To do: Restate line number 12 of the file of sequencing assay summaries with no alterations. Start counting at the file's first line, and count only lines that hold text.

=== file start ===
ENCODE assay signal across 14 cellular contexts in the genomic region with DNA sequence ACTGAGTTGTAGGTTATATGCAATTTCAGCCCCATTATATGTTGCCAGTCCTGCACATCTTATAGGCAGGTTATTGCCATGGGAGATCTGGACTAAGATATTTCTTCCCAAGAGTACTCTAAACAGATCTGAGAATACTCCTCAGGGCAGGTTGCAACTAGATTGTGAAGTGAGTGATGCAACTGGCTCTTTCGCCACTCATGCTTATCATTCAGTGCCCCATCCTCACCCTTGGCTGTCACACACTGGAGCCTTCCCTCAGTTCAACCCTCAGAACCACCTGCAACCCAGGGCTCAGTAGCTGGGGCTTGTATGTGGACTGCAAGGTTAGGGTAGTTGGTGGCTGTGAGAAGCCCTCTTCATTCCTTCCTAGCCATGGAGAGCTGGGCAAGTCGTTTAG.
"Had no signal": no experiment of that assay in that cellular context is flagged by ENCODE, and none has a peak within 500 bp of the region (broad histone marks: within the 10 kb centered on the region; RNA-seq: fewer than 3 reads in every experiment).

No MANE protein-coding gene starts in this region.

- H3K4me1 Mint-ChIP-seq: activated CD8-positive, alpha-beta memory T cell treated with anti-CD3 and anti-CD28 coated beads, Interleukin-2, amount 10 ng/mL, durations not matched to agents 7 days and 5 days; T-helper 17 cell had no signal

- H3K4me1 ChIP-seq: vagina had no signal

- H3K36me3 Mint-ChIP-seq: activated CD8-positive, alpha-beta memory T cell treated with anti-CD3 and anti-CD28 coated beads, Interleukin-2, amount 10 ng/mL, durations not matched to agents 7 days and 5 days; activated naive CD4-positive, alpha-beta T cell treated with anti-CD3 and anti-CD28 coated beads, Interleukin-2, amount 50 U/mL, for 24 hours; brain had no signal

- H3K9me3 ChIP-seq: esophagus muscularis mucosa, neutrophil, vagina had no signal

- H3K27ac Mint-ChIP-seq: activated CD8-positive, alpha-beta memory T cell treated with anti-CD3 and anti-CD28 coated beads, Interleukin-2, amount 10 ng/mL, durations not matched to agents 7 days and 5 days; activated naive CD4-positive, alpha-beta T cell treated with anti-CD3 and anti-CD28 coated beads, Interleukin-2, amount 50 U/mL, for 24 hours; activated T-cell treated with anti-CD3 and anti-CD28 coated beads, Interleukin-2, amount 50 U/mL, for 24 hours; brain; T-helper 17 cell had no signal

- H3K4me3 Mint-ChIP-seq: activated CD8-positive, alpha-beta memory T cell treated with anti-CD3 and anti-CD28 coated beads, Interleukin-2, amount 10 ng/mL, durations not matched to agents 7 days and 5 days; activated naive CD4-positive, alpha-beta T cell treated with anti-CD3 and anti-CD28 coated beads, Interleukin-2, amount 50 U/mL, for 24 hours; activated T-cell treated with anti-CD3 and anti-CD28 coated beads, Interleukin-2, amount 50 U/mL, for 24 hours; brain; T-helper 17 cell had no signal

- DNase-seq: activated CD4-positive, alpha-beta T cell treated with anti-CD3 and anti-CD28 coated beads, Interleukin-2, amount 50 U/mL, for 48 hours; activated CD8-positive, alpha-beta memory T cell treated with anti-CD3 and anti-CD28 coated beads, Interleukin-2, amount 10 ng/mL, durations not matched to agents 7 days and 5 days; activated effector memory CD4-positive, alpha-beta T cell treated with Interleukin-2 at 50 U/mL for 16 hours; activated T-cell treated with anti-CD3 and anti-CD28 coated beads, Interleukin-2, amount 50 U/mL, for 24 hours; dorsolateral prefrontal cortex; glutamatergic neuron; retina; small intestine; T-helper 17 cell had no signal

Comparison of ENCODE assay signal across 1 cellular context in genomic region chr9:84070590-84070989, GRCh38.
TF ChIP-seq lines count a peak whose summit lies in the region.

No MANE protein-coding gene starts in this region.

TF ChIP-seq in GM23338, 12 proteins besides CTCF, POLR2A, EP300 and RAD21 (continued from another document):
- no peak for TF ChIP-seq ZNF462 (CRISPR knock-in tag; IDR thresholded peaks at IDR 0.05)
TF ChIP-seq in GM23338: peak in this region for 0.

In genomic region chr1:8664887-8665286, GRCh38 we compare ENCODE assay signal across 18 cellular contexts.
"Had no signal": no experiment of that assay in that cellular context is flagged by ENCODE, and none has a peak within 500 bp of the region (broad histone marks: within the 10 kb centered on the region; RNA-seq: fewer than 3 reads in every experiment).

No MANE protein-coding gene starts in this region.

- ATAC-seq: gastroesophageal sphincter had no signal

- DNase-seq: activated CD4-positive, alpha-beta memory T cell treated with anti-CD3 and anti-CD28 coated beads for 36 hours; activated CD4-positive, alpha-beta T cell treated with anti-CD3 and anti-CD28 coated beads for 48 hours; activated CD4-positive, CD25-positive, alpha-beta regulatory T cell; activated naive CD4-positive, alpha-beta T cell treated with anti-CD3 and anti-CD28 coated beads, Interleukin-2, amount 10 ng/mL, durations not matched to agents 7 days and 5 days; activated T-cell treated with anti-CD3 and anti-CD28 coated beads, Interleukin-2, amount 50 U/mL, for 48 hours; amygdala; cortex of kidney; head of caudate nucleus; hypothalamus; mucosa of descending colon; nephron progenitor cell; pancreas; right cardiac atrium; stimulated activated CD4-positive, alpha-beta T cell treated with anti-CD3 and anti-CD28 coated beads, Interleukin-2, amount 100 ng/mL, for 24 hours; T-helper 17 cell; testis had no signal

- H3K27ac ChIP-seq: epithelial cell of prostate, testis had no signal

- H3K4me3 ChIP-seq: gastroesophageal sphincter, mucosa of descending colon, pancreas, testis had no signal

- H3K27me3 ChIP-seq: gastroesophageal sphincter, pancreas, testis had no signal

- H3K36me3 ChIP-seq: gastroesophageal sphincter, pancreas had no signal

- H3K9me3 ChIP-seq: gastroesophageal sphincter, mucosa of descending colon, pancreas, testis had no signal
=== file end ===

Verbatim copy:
TF ChIP-seq lines count a peak whose summit lies in the region.